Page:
World trade in manufactured goods has more than doubled between 2000 and 2014—from $4.8 trillion to $12.2 trillion. World trade in manufactured goods greatly exceeds that of the U.S. market for those same goods. U.S. consumption of manufactured goods (domestic shipments and imports) equaled $4.1 trillion in 2014, equaling about 34 percent of global trade in manufactured goods. (Source: World Trade Organization)

Taken alone, manufacturing in the United States would be the ninth-largest economy in the world. With $2.1 trillion in value added from manufacturing in 2014, only eight other nations (including the U.S.) would rank higher in terms of their gross domestic product. (Source: Bureau of Economic Analysis, International Monetary Fund)

Foreign direct investment in manufacturing exceeded $1.2 trillion for the first time ever in 2015. Across the past decade, foreign direct investment has more than doubled, up from $499.9 billion in 2005 to $1,222.9 billion in 2015. Moreover, that figure is likely to continue growing, especially when we consider the number of announced ventures that have yet to come online. (Source: Bureau of Economic Analysis)

Even the Smallest Manufacturers Now have an AGV Option

Manufacturers are investing in AGVs to improve plant-floor efficiency and reduce operating cost. Due to the high cost of entry, automated guided vehicles were only found in warehouses, automotive assembly plants, and other operations with large amounts of floor space. Low unemployment combined with recent advancements have made the machines more appealing to small- and mid-sized manufacturers in a wide variety of industries. 

As the flexible technology is now more affordable and easier to use on assembly lines, many smaller manufacturers and single location distribution centers are deploying driverless carts, robotic parts bins, and autonomous tuggers. Manufacturing engineers have best-practice lean manufacturing solutions which are driving prices down making these solutions available to everyone.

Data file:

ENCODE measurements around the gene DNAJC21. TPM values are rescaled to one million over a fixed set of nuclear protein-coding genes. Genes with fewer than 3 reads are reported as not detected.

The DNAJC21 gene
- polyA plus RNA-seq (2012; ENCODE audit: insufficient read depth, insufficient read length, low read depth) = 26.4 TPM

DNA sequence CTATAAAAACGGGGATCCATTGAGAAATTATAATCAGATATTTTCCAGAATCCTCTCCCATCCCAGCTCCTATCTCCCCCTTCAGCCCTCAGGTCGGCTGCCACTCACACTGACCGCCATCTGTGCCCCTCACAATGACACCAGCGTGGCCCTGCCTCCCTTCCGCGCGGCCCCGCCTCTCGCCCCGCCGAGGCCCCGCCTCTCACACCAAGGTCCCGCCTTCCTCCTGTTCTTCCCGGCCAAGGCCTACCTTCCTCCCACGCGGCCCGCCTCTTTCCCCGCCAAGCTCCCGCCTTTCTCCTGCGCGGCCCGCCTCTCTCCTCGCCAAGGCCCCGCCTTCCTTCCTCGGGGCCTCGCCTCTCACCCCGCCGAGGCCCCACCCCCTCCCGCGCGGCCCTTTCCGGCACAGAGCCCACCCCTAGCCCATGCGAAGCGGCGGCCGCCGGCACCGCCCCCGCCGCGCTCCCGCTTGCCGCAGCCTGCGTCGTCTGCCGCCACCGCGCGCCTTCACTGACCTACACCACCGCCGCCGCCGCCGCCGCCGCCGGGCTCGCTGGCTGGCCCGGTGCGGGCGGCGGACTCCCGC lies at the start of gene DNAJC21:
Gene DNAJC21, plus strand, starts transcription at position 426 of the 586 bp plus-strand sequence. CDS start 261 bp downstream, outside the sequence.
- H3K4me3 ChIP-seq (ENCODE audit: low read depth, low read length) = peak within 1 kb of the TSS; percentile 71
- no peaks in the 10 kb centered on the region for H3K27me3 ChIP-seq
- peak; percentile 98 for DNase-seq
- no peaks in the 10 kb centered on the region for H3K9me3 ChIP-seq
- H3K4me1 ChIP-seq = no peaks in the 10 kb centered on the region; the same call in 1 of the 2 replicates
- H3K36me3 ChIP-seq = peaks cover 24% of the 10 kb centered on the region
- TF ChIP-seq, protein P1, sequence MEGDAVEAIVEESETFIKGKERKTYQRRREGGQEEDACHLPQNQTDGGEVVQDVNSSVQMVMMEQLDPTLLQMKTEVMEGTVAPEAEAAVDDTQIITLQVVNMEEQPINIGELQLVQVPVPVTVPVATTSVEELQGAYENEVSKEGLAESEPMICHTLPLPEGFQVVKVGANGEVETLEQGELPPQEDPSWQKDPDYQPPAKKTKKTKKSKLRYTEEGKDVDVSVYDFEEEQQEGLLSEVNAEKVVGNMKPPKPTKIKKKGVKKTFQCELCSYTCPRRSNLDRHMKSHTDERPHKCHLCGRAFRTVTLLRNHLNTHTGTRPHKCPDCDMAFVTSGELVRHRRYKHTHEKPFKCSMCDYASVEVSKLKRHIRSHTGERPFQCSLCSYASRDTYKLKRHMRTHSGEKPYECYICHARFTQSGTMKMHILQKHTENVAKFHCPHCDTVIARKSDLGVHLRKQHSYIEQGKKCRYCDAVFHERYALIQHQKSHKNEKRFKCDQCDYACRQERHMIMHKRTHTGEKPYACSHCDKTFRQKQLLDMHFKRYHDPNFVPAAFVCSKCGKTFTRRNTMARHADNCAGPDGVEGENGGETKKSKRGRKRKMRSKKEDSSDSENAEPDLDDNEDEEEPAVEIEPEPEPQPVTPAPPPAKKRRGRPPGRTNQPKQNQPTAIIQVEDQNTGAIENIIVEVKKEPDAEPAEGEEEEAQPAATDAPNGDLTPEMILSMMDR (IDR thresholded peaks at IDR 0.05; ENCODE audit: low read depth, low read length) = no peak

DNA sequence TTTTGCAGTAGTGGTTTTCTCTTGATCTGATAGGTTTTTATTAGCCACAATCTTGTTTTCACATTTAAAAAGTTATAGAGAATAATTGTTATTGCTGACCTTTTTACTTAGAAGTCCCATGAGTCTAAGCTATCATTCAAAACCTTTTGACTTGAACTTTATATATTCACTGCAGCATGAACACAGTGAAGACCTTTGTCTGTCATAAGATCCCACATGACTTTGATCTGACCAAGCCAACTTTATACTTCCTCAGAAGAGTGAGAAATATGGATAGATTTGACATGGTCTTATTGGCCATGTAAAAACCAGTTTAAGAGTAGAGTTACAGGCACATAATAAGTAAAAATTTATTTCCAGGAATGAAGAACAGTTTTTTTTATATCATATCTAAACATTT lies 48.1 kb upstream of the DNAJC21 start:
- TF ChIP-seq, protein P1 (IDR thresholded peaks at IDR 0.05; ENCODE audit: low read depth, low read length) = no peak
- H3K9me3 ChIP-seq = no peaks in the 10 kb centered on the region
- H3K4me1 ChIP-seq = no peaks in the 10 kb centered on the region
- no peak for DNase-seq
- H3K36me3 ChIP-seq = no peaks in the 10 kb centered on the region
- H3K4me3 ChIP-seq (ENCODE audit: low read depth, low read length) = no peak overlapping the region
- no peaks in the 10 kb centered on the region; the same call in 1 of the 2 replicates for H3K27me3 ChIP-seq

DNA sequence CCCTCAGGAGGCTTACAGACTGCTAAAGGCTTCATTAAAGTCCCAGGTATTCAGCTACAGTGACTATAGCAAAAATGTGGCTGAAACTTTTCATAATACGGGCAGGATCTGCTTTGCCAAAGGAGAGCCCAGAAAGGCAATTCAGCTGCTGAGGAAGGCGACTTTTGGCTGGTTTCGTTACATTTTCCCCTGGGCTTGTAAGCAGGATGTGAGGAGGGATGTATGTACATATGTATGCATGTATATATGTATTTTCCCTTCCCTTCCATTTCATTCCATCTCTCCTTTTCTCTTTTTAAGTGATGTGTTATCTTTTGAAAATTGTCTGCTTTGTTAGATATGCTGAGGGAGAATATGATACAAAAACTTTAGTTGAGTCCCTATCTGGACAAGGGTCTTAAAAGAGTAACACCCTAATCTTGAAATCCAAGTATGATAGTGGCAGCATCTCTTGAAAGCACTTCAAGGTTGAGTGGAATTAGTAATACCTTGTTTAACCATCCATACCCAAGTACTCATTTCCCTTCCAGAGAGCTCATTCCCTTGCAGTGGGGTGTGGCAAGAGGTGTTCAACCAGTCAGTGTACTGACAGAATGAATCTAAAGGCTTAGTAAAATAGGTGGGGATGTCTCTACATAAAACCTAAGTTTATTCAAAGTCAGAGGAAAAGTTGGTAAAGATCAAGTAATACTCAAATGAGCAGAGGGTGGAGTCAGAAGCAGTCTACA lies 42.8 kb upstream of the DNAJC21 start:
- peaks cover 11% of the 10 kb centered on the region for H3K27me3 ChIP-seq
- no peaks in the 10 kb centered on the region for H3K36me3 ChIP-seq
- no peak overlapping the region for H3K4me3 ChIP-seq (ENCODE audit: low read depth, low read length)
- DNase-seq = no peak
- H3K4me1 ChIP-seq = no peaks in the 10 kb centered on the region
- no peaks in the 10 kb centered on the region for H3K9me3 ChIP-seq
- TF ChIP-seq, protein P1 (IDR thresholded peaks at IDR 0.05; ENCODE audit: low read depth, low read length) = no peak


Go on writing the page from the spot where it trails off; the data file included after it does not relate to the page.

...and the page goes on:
Article Courtesy:

Author Profile

John Hayes, Vice-President, Sales & Logistics, Vecna Logistics

John Hayes, Vice-President of Sales and Logistics for Vecna Logistics, is a widely-respected thought leader for the manufacturing, distribution, and materials handling industries. For more than twenty years he has been evaluating, designing, developing, and implementing innovative software and hardware solutions, with a particular focus in the AGV (automated guided vehicle) space. Hayes is a Supply & Demand Chain Executive "Pros to Know" recipient.  Contact Hayes at This email address is being protected from spambots. You need JavaScript enabled to view it.. Follow on Twitter @VecnaLogistics

Automated Conveyor Solutions Enter the World of ETO

Conveyors are a core component of all material handling or automation systems. Conveyors are used to transport, accumulate, and sort packages, boxes, or products. From receiving to order picking and fulfillment; from transportation of product to packing or shipping areas, conveyors are the freeway leading to final sorting and shipping. Rather than off-the-shelf automated conveyor solutions, an engineer-to-order approach allows customers to select conveyors based on products to be conveyed, ease of maintenance, reliability, uptime, price, speed, and design flexibility. Some of the design elements in distribution centers also include conveyor systems selection based on low energy/power consumption, low noise emission, roller technologies, and individually powered zones.

Combined with the B-to-C (business to consumer) e-commerce model where the volume of packages extends beyond FMCG (fast-moving consumer goods) and customer expectation for next day delivery, automated conveyor systems are essential in any distribution center. Often entirely mechanized and automated for high-volume traffic, conveyors can move cases and boxes, plastic totes, pallets, poly-bagged items, beverage cartons, mixed SKU pallets, and individually packaged merchandise.

The landscape for automated conveyor systems is changing as distribution changes. Distribution centers are handling more individual items than ever these days. Grocery store chains and big box retailers are receiving mixed-SKU pallets that are designed for specific aisles in a store. Retailers that once received full pallets of product once a week or month are now receiving a few cartons every day. Production lines, goods-to-person automation, picking and packing stations, and direct-to-consumer fulfillment are just some of the applications used for automated conveyor systems.

Engineer-to-Order (ETO) Conveyors Require Quality and Precision